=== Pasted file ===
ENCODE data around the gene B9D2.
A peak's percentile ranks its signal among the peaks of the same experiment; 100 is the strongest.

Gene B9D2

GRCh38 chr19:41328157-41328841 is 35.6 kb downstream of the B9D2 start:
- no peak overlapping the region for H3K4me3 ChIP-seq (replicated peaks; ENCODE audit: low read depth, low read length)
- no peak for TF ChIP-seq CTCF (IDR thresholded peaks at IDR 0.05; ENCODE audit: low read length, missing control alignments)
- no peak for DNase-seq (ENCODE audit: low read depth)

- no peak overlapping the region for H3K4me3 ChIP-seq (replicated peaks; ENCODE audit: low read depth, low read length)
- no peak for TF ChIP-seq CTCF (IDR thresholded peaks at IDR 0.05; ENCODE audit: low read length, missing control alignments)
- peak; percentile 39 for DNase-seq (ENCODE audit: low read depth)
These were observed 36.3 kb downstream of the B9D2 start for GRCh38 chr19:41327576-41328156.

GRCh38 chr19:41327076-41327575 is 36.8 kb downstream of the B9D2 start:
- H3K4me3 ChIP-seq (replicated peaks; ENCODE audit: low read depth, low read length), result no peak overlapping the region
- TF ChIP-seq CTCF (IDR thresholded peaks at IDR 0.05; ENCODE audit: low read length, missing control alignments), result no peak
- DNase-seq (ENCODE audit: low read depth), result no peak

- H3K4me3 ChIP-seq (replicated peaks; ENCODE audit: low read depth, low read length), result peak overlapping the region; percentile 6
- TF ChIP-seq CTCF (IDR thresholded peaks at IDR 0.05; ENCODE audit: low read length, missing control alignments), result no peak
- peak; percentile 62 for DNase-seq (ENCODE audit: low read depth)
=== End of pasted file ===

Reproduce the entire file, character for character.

ENCODE data around the gene B9D2.
A peak's percentile ranks its signal among the peaks of the same experiment; 100 is the strongest.

Gene B9D2

GRCh38 chr19:41328157-41328841 is 35.6 kb downstream of the B9D2 start:
- no peak overlapping the region for H3K4me3 ChIP-seq (replicated peaks; ENCODE audit: low read depth, low read length)
- no peak for TF ChIP-seq CTCF (IDR thresholded peaks at IDR 0.05; ENCODE audit: low read length, missing control alignments)
- no peak for DNase-seq (ENCODE audit: low read depth)

- no peak overlapping the region for H3K4me3 ChIP-seq (replicated peaks; ENCODE audit: low read depth, low read length)
- no peak for TF ChIP-seq CTCF (IDR thresholded peaks at IDR 0.05; ENCODE audit: low read length, missing control alignments)
- peak; percentile 39 for DNase-seq (ENCODE audit: low read depth)
These were observed 36.3 kb downstream of the B9D2 start for GRCh38 chr19:41327576-41328156.

GRCh38 chr19:41327076-41327575 is 36.8 kb downstream of the B9D2 start:
- H3K4me3 ChIP-seq (replicated peaks; ENCODE audit: low read depth, low read length), result no peak overlapping the region
- TF ChIP-seq CTCF (IDR thresholded peaks at IDR 0.05; ENCODE audit: low read length, missing control alignments), result no peak
- DNase-seq (ENCODE audit: low read depth), result no peak

- H3K4me3 ChIP-seq (replicated peaks; ENCODE audit: low read depth, low read length), result peak overlapping the region; percentile 6
- TF ChIP-seq CTCF (IDR thresholded peaks at IDR 0.05; ENCODE audit: low read length, missing control alignments), result no peak
- peak; percentile 62 for DNase-seq (ENCODE audit: low read depth)